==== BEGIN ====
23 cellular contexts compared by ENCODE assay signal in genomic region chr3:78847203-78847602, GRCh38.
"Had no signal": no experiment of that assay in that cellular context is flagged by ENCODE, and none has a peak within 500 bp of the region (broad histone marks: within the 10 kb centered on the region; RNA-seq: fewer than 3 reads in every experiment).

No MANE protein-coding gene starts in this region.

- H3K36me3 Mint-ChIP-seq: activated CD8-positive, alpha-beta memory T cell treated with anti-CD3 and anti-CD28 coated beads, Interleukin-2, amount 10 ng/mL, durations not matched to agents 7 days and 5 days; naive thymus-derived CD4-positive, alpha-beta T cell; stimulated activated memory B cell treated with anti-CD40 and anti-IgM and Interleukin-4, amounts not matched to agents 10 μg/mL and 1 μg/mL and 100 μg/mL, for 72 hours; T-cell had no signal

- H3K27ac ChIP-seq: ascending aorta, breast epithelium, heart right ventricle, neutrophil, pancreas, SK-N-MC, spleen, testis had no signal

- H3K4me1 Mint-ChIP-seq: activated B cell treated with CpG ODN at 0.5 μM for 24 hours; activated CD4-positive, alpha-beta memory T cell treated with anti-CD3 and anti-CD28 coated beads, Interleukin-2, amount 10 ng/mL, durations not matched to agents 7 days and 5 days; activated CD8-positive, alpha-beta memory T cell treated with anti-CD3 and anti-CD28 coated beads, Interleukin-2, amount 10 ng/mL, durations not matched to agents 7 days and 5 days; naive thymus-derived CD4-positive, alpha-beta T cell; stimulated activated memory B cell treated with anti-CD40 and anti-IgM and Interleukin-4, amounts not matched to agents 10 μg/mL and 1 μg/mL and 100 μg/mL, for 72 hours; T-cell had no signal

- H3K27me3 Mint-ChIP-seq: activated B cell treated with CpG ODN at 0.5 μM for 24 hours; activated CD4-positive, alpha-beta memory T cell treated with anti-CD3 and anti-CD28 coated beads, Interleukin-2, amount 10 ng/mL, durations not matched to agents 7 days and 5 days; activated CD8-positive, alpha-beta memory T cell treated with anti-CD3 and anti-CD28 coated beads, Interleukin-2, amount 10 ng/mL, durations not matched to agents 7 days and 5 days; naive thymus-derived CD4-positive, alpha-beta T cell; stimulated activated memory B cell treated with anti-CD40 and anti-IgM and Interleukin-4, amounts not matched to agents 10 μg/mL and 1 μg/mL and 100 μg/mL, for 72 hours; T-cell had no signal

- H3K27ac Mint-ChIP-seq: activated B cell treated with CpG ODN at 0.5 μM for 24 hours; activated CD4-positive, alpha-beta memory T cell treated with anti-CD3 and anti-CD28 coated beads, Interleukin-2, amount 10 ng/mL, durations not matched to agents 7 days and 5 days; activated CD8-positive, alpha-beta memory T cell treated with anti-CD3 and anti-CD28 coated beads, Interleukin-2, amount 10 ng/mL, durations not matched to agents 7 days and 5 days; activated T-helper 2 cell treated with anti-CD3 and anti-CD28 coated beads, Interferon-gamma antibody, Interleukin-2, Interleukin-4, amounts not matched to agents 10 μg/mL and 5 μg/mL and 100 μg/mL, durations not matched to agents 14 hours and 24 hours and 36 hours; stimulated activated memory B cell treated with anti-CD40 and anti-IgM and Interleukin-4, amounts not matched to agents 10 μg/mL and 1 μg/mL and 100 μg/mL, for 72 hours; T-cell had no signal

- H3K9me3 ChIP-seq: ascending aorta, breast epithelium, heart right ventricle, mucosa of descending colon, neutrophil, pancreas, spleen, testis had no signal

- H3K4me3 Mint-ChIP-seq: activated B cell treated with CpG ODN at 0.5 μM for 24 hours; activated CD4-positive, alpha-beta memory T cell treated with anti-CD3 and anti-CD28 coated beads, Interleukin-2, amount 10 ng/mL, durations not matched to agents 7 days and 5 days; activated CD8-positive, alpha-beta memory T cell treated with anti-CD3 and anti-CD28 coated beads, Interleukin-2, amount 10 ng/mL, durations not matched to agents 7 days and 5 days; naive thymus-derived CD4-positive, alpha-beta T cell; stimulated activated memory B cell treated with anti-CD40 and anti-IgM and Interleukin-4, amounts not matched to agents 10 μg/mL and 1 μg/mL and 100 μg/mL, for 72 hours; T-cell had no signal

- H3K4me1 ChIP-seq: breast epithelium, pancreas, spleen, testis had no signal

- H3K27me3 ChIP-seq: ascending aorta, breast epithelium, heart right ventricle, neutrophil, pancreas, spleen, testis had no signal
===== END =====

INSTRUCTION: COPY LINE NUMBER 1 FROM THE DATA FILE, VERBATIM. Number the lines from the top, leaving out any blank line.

23 cellular contexts compared by ENCODE assay signal in genomic region chr3:78847203-78847602, GRCh38.